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June 24, 2019 | Rome, Italy

Stuart: A Life Lived Backwards

By | 2018-03-21T18:29:05+02:00 November 22nd, 2006|Recent Reviews|

By Alexander Masters

Harper Perennial, 2006. 304 pages.

Unique, yes. Inspiring? It depends. Masters allows Stuart, his tragicomic homeless antihero, acres of crawlspace: he can narrate, scrawl, and fume. A London vagrant for decades, Stuart’s life is a “hum of casual outrages.”

The homeless, Masters says, accept the “death of companionship” and often turn life into mean-spirited solipsism. Stuart, who evolves into Masters’ dark buddy, is both sympathetic and enraging. Sometimes Stuart is just embroidered babble (“If words were legs he’d be a billionipede. Yap, yap, yap.”)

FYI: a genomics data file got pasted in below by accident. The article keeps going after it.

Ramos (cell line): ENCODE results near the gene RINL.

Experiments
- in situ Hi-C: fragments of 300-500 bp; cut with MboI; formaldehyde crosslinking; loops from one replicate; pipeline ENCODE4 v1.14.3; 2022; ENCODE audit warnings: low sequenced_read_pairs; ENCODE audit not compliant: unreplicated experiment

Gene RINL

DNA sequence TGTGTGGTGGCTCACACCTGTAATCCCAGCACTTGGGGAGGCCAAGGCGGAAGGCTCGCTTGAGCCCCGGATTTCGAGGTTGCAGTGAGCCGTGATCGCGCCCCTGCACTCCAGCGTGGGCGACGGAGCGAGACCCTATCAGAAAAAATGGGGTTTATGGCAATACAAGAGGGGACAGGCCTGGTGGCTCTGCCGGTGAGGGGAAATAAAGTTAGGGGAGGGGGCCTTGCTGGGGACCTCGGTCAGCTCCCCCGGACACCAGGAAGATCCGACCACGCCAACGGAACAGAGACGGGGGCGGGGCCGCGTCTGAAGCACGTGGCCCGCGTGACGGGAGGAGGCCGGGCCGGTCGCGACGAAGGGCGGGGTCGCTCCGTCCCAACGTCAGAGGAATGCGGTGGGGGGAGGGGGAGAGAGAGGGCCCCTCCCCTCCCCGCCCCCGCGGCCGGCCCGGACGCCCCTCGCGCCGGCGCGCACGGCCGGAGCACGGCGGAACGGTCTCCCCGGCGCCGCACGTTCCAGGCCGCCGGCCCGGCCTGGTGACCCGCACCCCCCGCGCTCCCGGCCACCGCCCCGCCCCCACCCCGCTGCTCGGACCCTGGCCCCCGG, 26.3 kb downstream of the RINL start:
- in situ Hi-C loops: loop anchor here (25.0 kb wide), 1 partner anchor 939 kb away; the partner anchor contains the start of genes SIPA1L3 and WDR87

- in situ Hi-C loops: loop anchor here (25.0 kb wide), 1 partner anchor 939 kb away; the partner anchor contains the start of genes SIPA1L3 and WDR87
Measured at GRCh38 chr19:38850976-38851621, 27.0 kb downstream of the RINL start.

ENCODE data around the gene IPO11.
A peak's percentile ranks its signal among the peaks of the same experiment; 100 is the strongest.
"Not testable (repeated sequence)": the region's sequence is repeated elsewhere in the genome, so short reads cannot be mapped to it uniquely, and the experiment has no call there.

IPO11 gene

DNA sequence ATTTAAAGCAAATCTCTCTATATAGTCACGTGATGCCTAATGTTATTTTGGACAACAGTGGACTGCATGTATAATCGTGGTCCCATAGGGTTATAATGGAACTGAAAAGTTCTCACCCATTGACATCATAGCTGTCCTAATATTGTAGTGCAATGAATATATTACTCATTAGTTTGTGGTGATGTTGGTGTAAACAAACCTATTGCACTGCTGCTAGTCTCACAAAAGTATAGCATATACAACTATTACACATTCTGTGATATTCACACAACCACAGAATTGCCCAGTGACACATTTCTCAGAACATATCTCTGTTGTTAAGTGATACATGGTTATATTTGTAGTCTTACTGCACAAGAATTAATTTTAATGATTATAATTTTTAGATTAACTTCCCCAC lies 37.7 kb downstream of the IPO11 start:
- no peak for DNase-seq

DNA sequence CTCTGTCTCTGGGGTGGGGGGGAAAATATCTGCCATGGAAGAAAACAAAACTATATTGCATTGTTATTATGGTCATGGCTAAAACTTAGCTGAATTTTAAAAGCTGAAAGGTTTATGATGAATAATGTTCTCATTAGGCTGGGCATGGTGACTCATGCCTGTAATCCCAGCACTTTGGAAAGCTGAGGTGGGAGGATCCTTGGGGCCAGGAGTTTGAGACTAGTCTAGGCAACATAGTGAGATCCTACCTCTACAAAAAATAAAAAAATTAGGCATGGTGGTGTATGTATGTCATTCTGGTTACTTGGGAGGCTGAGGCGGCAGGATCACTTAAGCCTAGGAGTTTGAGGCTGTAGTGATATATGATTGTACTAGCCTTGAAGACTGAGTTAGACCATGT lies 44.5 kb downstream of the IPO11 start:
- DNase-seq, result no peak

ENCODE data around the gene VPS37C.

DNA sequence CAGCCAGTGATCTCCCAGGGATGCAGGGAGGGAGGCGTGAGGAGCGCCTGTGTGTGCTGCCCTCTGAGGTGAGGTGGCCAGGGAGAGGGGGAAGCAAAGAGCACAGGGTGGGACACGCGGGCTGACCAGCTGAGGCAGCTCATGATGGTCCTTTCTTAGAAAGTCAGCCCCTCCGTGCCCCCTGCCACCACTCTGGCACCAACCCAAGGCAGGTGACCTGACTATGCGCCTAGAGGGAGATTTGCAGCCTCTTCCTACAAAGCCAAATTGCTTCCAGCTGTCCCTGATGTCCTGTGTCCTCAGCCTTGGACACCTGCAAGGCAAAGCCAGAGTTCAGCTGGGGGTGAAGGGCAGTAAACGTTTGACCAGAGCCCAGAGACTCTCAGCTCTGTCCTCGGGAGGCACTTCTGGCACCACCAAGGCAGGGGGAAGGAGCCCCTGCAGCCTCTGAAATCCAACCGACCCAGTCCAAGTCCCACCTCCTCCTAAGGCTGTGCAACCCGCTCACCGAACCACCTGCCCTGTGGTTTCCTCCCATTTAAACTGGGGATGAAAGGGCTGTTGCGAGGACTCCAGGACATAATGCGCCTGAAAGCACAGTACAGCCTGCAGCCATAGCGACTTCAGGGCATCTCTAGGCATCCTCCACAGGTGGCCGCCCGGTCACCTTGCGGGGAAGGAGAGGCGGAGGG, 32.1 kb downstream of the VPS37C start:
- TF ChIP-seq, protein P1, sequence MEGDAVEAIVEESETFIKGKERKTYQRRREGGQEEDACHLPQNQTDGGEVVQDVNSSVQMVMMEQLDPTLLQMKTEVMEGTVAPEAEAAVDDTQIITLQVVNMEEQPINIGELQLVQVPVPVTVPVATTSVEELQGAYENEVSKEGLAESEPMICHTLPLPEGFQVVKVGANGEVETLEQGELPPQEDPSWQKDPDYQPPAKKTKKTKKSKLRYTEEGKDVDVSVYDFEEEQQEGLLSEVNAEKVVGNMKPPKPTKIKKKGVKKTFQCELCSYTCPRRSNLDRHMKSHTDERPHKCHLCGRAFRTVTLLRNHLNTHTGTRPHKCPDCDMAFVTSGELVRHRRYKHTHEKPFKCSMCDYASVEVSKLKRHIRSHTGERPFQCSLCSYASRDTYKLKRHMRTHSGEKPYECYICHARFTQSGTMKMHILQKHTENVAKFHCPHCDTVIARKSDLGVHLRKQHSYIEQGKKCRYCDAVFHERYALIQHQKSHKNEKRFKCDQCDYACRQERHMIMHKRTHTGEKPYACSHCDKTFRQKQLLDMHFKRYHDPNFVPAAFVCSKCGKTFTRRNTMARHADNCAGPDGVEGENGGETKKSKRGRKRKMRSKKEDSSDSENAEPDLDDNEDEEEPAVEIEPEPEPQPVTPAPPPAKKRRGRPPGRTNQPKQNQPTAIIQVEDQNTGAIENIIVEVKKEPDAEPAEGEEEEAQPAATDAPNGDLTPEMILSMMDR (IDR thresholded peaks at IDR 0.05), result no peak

This book wins the sympathy vote — how can such an authentic chronicle of homelessness not? — but depends wholly on poor Stuart to carry the narrative load. It’s quite a burden, with erratic results. So much good intention is too much weight.

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